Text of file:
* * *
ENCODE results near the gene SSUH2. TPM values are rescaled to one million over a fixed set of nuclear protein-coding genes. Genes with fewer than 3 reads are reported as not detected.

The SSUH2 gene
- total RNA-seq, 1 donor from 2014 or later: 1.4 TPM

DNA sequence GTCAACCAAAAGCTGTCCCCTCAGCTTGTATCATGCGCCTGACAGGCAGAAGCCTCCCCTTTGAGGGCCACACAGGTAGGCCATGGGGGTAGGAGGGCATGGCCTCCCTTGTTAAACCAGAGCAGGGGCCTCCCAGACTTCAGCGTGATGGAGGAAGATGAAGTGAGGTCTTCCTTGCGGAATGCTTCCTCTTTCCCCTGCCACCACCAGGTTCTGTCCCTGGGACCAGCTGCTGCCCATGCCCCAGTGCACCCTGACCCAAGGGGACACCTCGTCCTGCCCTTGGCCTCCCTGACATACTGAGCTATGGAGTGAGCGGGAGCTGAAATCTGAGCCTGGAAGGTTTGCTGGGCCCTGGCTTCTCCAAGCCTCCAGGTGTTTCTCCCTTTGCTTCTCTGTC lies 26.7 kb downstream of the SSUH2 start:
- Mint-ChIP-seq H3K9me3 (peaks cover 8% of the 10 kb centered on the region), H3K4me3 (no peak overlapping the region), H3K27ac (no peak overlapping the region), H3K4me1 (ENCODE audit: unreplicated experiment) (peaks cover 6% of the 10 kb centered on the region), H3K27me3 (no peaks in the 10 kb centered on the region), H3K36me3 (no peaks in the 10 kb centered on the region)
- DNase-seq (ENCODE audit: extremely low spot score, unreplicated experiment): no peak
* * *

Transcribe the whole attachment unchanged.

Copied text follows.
ENCODE results near the gene SSUH2. TPM values are rescaled to one million over a fixed set of nuclear protein-coding genes. Genes with fewer than 3 reads are reported as not detected.

The SSUH2 gene
- total RNA-seq, 1 donor from 2014 or later: 1.4 TPM

DNA sequence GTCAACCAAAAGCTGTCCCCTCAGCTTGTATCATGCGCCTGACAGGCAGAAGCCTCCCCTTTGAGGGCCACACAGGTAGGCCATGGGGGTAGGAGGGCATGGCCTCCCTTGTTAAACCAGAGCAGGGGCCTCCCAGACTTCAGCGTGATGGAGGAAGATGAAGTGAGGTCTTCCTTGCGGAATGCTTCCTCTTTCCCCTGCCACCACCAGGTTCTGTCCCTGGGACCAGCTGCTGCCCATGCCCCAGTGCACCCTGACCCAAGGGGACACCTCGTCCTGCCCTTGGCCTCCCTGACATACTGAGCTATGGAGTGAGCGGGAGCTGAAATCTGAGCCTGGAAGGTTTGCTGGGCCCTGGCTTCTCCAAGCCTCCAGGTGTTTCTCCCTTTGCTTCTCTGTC lies 26.7 kb downstream of the SSUH2 start:
- Mint-ChIP-seq H3K9me3 (peaks cover 8% of the 10 kb centered on the region), H3K4me3 (no peak overlapping the region), H3K27ac (no peak overlapping the region), H3K4me1 (ENCODE audit: unreplicated experiment) (peaks cover 6% of the 10 kb centered on the region), H3K27me3 (no peaks in the 10 kb centered on the region), H3K36me3 (no peaks in the 10 kb centered on the region)
- DNase-seq (ENCODE audit: extremely low spot score, unreplicated experiment): no peak